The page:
2) Start a compost pile. Potting soil is expensive, and manuring beds every year from garden center bags gets expensive fast. There are millions of ideas surrounding composting, and I’ve tried them all to vastly different effect. In the end, people tend to make it more work than it really is. The basic 4’x4’x4′ pile of leaves, weeds, grass clippings etc works just fine. Use multiple piles, and place them right next to your garden beds. When weeding, you don’t have to carry the weeds across the yard to dispose of them, and when harvesting for use in your beds, you don’t have to make a dozen trips with the wheel barrow to get back to the garden.
3) expanding on that last comment, planning any task to require minimal work will keep you working at it and saving money. Most people fail at saving money when doing so is inconvenient and time consuming. It’s easy to overburden yourself with good ideas that don’t pan out. Minimize your work right from the beginning with a little planning to make sure any investment in time is realized financially later, rather than becoming an abandoned project.
4) Grow herbs. Pound for pound, they tend to be the most expensive produce you consume. Take saffron for instance. $30 for one flower stamen (or $10 for a few mock-saffron). They grow from a crocus, which is basically a weed. Buy a couple of bulbs and propagate them. In my house, people go through $7/ounce bottles of packaged “Italian Seasoning”. That’s Oregano, Tyme, Sage, and Marjoram. All easy to grow just about anywhere, and it’s much better fresh. Hops is great for the brewers, and has tripled in price in the stores over the last few years with increased demand and the home-brew trends driving up the number of buyers.
5) Grow your own firewood. Seriously, heating right now without my firewood is over $4,000 a year in natural gas and electricity. Plant a few trees in a coppice. 20 trees a year is what I’ve been doing, and it seems to meet my needs and the needs of some other households in my family (I’ve recently expanded my coppice for their benefit). After 10 years, cut the first 20 trees and leave the stumps. The following year you cut the second batch of 20, and notice the first trees you cut are coming back from the already established roots. People don’t do this because they fail to realize just how closely you can plant trees. They’re a production crop, not a garden show piece. Close planting will force them top grow tall, fast, with minimal side branches, which make for easy cutting. This can be done on about an eight of an acre with 200 trees. If you have a smaller lot, you likely have a smaller house requiring less heat, so fewer trees are fine. People also complain about the initial 10 years waiting for the first trees to mature. As bad as your energy prices are now, what will they be in 10 years? Besides, you can take a lot of branches with fall pruning, which are fine to burn the next year. That’s a huge savings.
6) Chickens. This “can” save you money. If you go out and drop a thousand dollars on a per-build coop and $20 a month on feed for a dozen birds, you’ll never your money back. On the other hand, if you can build a coop out of pallet wood, re-purpose a corner of an old shed, barn or garage, and grow things for them to eat, you’re left with essentially free eggs. It’s the cheapest, and one of the best nutritional sources of protein. Growing meat birds is almost always a loser, they need lots of feed and only pay out once. As such, the commercial laces can always sell it cheaper than you can raise them.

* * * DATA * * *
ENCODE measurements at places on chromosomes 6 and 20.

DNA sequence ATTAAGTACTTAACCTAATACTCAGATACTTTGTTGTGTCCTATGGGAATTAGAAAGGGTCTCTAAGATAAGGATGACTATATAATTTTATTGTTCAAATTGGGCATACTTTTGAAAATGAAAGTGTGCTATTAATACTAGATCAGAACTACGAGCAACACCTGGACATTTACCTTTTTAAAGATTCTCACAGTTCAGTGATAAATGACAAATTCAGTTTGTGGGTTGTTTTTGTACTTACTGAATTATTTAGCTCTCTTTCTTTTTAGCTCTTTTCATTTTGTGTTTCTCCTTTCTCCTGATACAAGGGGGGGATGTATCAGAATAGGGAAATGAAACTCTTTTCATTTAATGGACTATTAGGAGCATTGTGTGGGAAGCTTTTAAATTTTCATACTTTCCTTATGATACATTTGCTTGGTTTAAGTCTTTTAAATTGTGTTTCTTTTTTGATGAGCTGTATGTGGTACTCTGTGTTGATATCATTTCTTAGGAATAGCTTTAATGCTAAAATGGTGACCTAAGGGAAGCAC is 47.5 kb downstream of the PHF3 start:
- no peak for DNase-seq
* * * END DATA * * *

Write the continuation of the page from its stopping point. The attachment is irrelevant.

7) Think about your situation and make a plan. There’s lots of good advice out there, but not all of it applies to you. You have to do the math for your self and devise your own plan. Reading on the internet all day is fun, but it can’t compare to 5 minutes of real thought about your own needs. Here’s an example from my own life:
I have a few acres, 6 of which are pasture. The water table is only a few inches beneath the surface (almost a swamp), so I have to raise the soil level to plant that area. I don’t have the equipment or money at the moment to do it, but I don’t want trees and brush growing up in the pasture while I’m saving for a new tractor. I can mow it or use a brush-hog a few times a year, but that costs money too. I also have 2 acres with a lawn (well, septic, and geothermal underneath the soil, so I won’t let anything grow there but grass).
To mow the area requires 3 gallons or gas in my lawn tractor. Once a week mowing at $4+/gallon for the 8 months out of the year I need to cut the lawn ends up being around $400. Four hundred dollars a year to cut the grass…
I can buy sheep at $75 a piece. I can get an 800lb round bail of hay delivered for $80 for winter feed. I already have a barn. It quickly becomes cheaper for me to let them graze the pasture, and even my front lawn than it does to cut it. I also get fresh mutton and lamb every year as they breed and I cull the herd. There’s not a huge wool market for the guy who only owns a few head, but if you spin your own yarn, add that as a benefit. Then there’s all the manure I’ll ever need in my garden. I know it’s a bit unconventional for a guy, even in my remote rural neighborhood (I’ve even seen jokes about the idea as a parody of the gas prices). Still, it makes sense. If nothing else, I get the purchase price of the lamb and the winter feed back in meat. Besides, if your neighbors don’t look at you funny and wonder “What the F*** is wrong with that guy”, then you haven’t gone far enough to accomplish anything meaningful yet.